HEIVA TARAVA RAROMATA’I is a festival dedicated to Tahitian traditional chanting. Tahiti Dance Online explores this wonderful world of tradition.
Te Pape Ora no Papofai @Anapa Production
The Heiva Tarava Raromata’i was created by current minister of Culture Heremoana Maamaatuaiahutapu alongside Te Fare Tauhiti Nui last year in order to promote the traditional art of chanting. In this edition, 6 groups will compete who are based in Tahiti and one coming from the island of Huahine. The chants have been preserved in our traditions and now mainly in protestant church groups, an art form that existed pre-colonisation.
The first chanting competition occurred on July 14th 1881 during the Heiva celebrations which allowed different districts to showcase their myths, legends and proud ferveur for their fenua, their place of home. The first ever edition was a success bringing 30 groups and years later during the last Heiva we counted only 21 groups vying for the top position. In this second edition of the festival groups will unite in the garden of Paofai in Papeete.
In this day and age organisers felt it important to perpetuate this traditional art and the fact that it is still alive today means that a ‘transgenerational’ phenomena occurred in order to preserve this cultural expression. Leader of one of the most prominent groups ‘Faretou’, Edwin Teheiura said that ‘from 14 to 70 years living the art form this only the second time that a separate festival has been created for this specific purpose”. It remains important for visibility and to attract younger participants.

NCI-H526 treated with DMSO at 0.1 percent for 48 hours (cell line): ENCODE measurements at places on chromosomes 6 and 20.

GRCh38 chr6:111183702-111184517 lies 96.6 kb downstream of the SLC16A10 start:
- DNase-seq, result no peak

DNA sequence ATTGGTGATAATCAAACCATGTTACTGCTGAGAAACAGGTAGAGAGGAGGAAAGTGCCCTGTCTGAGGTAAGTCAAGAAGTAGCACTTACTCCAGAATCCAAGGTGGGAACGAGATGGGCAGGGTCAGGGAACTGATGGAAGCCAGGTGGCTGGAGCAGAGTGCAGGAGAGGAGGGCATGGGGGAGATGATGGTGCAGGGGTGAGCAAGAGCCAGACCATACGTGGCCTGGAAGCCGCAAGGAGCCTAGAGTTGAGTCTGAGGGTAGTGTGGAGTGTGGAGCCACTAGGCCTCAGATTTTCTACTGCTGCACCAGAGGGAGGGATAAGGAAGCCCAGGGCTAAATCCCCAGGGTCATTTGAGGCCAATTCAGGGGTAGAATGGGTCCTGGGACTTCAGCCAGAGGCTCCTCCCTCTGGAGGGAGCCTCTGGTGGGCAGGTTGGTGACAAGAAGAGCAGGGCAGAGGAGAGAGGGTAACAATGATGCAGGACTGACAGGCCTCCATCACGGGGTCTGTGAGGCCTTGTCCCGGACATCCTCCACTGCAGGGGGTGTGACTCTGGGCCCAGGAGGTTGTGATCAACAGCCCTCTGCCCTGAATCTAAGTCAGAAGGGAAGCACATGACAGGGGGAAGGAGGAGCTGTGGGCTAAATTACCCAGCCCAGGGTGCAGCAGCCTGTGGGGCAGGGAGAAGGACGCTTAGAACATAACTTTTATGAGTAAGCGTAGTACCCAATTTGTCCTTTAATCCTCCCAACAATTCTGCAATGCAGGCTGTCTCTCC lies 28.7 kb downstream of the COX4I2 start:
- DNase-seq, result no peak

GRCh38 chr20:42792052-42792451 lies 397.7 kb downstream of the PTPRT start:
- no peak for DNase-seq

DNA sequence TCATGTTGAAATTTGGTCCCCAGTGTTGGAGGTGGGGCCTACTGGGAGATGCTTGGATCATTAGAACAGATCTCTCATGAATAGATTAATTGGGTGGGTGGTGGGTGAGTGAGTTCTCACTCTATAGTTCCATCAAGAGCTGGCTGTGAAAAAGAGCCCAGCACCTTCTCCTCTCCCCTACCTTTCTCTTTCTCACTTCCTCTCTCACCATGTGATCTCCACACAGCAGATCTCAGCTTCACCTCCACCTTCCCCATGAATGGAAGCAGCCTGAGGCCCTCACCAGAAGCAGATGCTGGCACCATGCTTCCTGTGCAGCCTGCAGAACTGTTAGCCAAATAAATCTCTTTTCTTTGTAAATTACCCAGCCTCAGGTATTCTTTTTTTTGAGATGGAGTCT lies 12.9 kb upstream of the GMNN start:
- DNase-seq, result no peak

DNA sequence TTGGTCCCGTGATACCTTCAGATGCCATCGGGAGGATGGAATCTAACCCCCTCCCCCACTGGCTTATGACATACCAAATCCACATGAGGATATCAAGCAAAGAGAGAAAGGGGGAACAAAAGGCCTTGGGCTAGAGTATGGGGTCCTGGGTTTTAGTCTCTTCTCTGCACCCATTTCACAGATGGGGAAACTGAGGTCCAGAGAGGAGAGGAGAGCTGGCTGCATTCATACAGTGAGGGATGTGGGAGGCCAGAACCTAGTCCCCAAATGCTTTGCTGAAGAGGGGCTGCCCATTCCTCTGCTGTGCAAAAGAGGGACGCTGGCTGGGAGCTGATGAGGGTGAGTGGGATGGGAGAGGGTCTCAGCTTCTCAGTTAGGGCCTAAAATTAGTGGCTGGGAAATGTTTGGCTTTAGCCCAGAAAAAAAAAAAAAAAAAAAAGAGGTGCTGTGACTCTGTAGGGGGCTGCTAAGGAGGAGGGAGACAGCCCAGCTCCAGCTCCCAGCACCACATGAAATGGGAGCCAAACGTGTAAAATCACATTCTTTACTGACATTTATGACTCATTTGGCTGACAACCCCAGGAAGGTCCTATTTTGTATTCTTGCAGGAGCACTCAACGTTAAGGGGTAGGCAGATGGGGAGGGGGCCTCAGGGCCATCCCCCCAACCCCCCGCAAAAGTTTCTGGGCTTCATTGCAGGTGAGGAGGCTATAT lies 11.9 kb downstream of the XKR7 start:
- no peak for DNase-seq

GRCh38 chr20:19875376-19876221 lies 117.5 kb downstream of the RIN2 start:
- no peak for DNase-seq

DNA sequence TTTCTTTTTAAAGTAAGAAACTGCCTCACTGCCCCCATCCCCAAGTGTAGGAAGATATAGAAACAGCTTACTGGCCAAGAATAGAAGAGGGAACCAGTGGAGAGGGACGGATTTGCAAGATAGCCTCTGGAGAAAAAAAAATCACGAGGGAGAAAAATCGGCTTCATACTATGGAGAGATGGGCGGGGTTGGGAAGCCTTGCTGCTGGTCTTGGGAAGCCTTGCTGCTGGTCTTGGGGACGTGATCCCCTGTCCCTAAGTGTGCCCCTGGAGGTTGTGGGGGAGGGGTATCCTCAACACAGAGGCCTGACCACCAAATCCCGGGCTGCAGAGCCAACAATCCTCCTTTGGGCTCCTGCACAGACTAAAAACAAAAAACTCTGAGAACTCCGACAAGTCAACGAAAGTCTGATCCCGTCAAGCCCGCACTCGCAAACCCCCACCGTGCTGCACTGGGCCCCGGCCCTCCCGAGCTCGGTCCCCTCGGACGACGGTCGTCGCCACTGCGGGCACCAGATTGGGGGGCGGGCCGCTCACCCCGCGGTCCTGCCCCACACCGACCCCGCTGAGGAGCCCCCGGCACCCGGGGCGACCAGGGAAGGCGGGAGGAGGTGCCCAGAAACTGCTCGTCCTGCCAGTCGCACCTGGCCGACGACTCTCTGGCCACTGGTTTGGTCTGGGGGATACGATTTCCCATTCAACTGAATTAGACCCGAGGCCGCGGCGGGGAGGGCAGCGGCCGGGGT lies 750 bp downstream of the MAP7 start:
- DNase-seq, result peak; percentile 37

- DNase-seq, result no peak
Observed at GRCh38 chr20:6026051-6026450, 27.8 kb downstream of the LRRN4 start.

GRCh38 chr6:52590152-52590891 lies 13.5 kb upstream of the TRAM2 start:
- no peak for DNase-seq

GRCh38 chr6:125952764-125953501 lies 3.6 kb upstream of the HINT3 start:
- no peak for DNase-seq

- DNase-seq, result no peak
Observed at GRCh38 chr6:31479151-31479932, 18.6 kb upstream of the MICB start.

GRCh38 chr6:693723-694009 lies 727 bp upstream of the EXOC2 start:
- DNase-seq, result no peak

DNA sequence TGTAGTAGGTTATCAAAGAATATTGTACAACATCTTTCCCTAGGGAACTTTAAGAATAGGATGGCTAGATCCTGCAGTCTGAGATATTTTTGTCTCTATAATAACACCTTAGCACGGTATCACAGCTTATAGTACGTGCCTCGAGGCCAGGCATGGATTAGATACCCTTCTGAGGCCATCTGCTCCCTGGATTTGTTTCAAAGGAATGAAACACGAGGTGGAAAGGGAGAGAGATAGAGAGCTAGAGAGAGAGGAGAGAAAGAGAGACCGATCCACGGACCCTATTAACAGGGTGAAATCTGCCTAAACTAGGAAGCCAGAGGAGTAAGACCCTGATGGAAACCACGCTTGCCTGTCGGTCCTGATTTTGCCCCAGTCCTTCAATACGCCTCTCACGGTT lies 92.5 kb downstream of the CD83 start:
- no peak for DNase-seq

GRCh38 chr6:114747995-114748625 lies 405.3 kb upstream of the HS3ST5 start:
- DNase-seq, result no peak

Like last year, the central idea remains to help ‘the reappropriation of the population of these songs”,”guarantors of oral transmission of our values, our stories and our history”. For this, three workshops were set up in order to explain and understand the dynamics and organisational aspects of a tarava chant group.
Tamari’i Rapa no Tahiti @ Anapa Production
In the evening the public was invited to sing along with 500 singers from six groups. Each group performed two chants or ‘himene’ one an original composition and the other an ancient chant recorded in the archives from 1929 once again to reinforce the importance of the art form and to carry on the traditions.
Organisers are already planning on next year’s edition and making it a permanent event on the Heiva calendar. The next edition will honour the traditional chants of the Austral Islands or Tuha’a Pae.